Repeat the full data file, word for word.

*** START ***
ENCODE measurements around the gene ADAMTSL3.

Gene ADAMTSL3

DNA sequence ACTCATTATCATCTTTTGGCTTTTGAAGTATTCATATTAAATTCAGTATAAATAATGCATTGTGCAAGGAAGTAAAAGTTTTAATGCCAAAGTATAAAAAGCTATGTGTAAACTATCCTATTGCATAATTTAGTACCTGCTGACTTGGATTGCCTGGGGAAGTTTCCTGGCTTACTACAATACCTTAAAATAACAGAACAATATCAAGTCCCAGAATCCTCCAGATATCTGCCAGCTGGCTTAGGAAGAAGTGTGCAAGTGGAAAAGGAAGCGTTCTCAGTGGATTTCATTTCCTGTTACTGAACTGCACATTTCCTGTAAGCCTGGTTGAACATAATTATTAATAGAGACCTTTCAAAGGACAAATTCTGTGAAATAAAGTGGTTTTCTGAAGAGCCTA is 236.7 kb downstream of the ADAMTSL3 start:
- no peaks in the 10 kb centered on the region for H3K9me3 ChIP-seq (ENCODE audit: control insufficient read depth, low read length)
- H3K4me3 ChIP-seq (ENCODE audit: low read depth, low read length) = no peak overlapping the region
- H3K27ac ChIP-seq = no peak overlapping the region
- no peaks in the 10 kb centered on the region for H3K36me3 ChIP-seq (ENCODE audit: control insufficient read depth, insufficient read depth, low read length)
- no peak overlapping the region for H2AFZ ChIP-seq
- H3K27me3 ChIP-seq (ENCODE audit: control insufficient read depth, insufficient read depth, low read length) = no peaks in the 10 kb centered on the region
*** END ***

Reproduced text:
ENCODE measurements around the gene ADAMTSL3.

Gene ADAMTSL3

DNA sequence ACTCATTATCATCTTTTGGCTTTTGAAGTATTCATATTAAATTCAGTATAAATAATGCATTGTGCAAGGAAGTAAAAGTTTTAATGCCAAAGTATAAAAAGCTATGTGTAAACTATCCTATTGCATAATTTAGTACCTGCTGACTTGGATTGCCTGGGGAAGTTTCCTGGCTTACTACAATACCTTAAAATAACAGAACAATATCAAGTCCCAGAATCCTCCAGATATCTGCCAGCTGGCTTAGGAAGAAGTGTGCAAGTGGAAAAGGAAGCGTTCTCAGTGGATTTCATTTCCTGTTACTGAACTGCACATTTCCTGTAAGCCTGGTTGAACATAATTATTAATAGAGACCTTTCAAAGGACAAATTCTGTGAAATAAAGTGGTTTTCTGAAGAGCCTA is 236.7 kb downstream of the ADAMTSL3 start:
- no peaks in the 10 kb centered on the region for H3K9me3 ChIP-seq (ENCODE audit: control insufficient read depth, low read length)
- H3K4me3 ChIP-seq (ENCODE audit: low read depth, low read length) = no peak overlapping the region
- H3K27ac ChIP-seq = no peak overlapping the region
- no peaks in the 10 kb centered on the region for H3K36me3 ChIP-seq (ENCODE audit: control insufficient read depth, insufficient read depth, low read length)
- no peak overlapping the region for H2AFZ ChIP-seq
- H3K27me3 ChIP-seq (ENCODE audit: control insufficient read depth, insufficient read depth, low read length) = no peaks in the 10 kb centered on the region